Will Higher Savings Propel the Economy? Maybe Not

To Larry Summers, today’s trove of saved-up cash will juice consumer spending. TS Lombard is skeptical, due to the persistent virus.

The stay-at-home culture that sprang from the COVID-19 pandemic has increased the US savings rate. And many economists expect all that cash to course into the economy and give it legs going forward. But research firm TS Lombard is doubtful, as it casts an eye back at World War II—and anticipates continuing virus outbreaks.

“For the bulls, this extra cash is sitting in bank accounts ready to be unleashed in a massive inflationary boom as soon as the end of the pandemic sparks new YOLO [you only live once] attitudes,” wrote Dario Perkins, the firm’s managing director for global macro. But the pessimistic view is that once this money is spent “pre-pandemic disinflationary forces are set to become even more entrenched.” Perkins said he thinks the truth lies in the middle of these two stances, but either way he is sure that no boom is in the offing from all this saved-up money.

Indeed, personal spending picked up after the short-lived pandemic recession last year, with some of those outlays also helped by government aid. Lately, that spending has moderated. Meanwhile, the personal savings rate is elevated compared with before the onset of the coronavirus; it’s now 12.9% of disposable income vs. 7.8% a year ago January; last year, in the pandemic’s early phase, it shot up double digits briefly, as people pulled back from retail purchases. Former Treasury Secretary Larry Summers is one economist who expects this pool of cash to flood the economy after the pandemic recedes, risking further inflation.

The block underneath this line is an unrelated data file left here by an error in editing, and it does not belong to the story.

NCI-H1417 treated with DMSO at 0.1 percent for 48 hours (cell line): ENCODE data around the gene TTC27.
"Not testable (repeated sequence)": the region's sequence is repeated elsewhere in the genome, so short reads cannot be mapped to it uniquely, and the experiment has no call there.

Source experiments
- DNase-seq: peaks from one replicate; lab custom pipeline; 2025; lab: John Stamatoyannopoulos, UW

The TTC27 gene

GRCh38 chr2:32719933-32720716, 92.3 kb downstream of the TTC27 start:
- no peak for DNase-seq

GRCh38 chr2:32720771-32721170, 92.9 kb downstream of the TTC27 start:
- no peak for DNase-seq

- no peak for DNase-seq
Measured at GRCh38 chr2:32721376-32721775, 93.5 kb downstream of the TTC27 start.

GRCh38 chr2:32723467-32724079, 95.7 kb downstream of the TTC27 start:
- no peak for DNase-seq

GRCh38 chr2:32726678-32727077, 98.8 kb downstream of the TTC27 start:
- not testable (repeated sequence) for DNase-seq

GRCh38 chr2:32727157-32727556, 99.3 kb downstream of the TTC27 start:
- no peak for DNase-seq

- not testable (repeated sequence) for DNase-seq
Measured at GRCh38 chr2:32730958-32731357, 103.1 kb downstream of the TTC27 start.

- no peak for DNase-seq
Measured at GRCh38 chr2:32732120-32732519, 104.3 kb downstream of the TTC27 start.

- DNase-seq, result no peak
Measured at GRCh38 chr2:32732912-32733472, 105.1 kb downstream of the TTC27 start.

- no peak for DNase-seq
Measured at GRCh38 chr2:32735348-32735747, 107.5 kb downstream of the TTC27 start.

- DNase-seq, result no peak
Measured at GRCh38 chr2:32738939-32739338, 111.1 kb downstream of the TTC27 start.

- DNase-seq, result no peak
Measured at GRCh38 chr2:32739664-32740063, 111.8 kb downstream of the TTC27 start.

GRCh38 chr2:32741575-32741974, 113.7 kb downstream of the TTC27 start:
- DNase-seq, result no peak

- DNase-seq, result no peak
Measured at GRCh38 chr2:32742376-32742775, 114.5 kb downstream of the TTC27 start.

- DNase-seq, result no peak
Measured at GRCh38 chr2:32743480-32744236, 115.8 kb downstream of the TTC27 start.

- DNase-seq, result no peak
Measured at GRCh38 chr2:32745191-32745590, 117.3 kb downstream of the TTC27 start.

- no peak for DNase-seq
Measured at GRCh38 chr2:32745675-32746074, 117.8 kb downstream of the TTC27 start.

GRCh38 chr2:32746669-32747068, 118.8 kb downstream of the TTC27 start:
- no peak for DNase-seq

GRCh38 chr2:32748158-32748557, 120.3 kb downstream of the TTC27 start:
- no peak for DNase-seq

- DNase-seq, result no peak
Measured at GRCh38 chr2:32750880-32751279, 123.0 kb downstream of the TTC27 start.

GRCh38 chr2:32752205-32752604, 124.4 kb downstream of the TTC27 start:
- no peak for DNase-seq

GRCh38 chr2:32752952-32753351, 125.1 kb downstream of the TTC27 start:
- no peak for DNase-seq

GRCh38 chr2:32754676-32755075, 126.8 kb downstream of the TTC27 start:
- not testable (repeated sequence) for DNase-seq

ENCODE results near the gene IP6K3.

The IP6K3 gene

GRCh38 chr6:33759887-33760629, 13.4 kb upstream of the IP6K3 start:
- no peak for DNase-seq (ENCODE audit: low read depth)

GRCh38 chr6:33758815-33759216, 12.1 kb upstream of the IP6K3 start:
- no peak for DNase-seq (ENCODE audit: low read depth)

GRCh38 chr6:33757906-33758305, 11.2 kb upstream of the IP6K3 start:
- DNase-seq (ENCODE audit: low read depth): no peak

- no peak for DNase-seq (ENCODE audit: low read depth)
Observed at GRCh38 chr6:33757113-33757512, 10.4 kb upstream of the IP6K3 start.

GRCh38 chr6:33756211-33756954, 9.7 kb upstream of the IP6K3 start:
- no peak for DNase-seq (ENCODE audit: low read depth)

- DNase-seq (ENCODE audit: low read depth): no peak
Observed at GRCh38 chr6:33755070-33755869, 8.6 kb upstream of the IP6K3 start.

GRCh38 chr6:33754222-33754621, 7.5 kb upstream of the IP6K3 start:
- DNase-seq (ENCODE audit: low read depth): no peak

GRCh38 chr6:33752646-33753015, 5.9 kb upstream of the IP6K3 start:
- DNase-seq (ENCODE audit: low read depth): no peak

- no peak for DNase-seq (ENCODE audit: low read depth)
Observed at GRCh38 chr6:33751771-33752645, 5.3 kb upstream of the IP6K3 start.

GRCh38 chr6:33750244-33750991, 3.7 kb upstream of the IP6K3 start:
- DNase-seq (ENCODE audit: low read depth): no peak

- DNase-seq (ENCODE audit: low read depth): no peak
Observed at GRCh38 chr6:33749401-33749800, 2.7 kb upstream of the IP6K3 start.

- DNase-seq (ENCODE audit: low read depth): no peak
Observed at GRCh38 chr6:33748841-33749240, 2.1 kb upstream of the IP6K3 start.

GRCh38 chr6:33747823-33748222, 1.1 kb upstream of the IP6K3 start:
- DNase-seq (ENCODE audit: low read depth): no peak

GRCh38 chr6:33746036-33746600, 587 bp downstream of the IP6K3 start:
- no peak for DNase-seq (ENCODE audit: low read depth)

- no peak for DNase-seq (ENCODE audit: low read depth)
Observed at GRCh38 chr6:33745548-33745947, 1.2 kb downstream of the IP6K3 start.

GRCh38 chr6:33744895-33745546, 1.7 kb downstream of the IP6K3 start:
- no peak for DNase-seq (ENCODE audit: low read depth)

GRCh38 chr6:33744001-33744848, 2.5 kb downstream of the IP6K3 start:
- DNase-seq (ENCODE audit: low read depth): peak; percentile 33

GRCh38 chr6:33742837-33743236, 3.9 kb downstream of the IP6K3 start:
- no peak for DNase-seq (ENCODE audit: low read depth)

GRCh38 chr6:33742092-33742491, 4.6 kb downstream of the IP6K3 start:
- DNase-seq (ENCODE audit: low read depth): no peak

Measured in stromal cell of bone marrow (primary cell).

Perkins draws a lesson from World War II, when rationing and shortages ruled the consumer economy, as much of the economic resources went into the war effort. US households during the war saw the personal saving rate hit 25% for a sustained period. Once the war ended, pent-up demand fueled a powerful economic recovery. Not to mention inflation.

“Looking at the data, however, we discover that much of the accumulated savings never made it into the economy,” Perkins wrote. In other words, many folks sat on their savings, fearful that the Great Depression might resurge. “The US saving rate dropped sharply, as everyone expects it will today.”

Perkins opined that the US will follow the same pattern. There will be a spending boost up ahead, yet nothing like what Summers envisions, he said. Instead of trepidation about a return of the Depression, which bedeviled the World War II generation, today’s consumers will fear recurrent onsets of COVID-19.

As Perkins sees things, “The pandemic is likely to be around for a while [as the Delta variant illustrates].” Result: “The sudden and dramatic transformation in sentiment [which many pundits anticipated at the start of the year] may never materialize.” The economic recover of 2021 has ebbed, he notes, warning, look for further economic setbacks this fall.

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